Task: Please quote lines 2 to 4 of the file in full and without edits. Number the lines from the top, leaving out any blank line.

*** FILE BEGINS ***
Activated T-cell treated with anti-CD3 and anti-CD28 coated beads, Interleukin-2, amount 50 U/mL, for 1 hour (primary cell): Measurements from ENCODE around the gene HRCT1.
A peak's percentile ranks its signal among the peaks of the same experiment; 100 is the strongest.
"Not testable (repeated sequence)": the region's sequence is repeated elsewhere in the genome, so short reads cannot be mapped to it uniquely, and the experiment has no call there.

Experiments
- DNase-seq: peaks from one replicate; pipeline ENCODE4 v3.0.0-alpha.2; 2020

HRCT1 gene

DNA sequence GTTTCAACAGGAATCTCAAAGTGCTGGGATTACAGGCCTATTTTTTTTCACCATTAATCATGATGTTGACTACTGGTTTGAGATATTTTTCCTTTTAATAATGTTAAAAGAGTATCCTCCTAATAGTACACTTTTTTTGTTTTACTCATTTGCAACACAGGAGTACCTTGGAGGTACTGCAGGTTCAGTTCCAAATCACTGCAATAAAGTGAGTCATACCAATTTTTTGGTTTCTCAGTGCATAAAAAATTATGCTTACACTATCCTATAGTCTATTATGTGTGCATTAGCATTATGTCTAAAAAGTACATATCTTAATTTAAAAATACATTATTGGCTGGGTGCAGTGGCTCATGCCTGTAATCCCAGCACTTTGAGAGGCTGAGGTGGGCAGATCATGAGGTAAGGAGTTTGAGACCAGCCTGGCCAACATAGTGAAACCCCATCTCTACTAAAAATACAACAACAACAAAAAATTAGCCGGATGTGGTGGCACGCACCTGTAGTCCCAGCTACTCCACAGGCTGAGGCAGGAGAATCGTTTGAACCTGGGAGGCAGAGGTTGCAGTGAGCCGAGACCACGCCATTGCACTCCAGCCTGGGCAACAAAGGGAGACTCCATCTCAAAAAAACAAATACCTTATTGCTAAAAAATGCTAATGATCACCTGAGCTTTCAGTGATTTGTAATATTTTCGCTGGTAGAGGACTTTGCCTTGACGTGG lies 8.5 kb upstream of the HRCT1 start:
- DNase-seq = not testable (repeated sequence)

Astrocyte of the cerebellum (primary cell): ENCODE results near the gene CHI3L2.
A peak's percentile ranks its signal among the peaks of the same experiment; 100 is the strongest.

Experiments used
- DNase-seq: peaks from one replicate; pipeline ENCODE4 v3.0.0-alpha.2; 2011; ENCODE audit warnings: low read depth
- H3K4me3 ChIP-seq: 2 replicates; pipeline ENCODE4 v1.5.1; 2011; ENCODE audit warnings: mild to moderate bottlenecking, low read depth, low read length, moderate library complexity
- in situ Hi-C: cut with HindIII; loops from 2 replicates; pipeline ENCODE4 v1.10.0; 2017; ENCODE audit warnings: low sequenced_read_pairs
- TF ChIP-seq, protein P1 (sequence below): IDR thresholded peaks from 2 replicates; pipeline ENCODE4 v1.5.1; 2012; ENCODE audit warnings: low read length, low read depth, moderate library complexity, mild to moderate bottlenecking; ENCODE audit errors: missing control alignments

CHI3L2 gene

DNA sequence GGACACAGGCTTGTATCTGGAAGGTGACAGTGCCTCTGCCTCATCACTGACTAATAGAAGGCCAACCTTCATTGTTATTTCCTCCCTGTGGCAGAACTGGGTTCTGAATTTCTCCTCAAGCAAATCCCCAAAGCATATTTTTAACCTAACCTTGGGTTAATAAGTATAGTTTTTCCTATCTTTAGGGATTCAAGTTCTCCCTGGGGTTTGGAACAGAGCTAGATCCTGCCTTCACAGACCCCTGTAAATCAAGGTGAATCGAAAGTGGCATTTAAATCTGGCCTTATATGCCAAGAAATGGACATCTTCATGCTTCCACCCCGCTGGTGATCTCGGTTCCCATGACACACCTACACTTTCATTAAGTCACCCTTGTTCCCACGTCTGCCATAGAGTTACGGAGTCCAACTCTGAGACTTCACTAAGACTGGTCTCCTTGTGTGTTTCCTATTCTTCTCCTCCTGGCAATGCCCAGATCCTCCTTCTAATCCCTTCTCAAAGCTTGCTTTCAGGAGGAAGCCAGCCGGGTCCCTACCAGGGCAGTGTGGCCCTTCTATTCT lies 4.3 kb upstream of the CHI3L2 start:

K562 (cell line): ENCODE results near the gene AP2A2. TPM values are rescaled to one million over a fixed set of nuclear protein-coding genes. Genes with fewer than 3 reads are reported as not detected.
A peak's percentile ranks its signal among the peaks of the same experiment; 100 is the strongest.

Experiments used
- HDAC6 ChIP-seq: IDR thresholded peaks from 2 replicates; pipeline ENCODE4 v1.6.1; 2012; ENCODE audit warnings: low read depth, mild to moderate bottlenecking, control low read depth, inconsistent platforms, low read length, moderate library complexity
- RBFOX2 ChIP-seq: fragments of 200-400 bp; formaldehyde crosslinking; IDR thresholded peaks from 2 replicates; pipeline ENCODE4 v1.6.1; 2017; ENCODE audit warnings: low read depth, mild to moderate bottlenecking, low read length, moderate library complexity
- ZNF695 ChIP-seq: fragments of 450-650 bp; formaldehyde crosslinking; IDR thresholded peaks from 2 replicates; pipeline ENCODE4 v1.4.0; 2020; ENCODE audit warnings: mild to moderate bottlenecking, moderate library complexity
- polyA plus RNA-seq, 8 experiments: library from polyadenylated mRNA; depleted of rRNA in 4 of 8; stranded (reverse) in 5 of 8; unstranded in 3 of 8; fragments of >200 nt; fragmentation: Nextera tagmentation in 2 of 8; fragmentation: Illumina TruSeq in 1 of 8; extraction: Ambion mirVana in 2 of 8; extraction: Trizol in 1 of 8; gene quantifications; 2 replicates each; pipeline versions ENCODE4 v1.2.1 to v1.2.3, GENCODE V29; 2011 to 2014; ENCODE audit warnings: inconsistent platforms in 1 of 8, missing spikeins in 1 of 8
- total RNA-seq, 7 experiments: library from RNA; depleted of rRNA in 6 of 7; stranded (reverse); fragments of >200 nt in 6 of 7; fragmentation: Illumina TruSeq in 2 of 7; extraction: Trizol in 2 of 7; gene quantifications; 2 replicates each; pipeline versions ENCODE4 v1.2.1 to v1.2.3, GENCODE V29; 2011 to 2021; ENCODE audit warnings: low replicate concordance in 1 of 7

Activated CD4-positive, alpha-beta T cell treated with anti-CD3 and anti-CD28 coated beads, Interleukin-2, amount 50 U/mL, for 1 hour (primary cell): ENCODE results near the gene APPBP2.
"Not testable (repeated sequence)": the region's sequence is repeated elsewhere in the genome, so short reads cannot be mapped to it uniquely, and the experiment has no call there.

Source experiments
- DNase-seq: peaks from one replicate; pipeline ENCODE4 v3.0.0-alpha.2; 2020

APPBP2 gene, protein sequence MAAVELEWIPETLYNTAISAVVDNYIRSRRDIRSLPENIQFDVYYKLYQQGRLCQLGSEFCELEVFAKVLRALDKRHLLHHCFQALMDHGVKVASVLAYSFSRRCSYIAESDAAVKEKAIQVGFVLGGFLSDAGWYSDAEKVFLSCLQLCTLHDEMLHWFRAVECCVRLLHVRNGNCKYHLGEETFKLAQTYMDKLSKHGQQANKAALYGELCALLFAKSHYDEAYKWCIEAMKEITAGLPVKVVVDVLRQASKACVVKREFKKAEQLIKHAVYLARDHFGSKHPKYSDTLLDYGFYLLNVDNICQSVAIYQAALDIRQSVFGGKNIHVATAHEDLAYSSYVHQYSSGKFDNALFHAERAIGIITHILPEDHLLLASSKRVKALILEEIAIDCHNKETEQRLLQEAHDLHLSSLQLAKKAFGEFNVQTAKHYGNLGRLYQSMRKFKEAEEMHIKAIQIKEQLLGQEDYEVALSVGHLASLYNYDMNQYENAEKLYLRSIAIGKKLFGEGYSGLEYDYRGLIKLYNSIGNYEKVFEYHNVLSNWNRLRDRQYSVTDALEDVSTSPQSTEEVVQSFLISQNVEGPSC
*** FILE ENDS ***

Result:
A peak's percentile ranks its signal among the peaks of the same experiment; 100 is the strongest.
"Not testable (repeated sequence)": the region's sequence is repeated elsewhere in the genome, so short reads cannot be mapped to it uniquely, and the experiment has no call there.

Experiments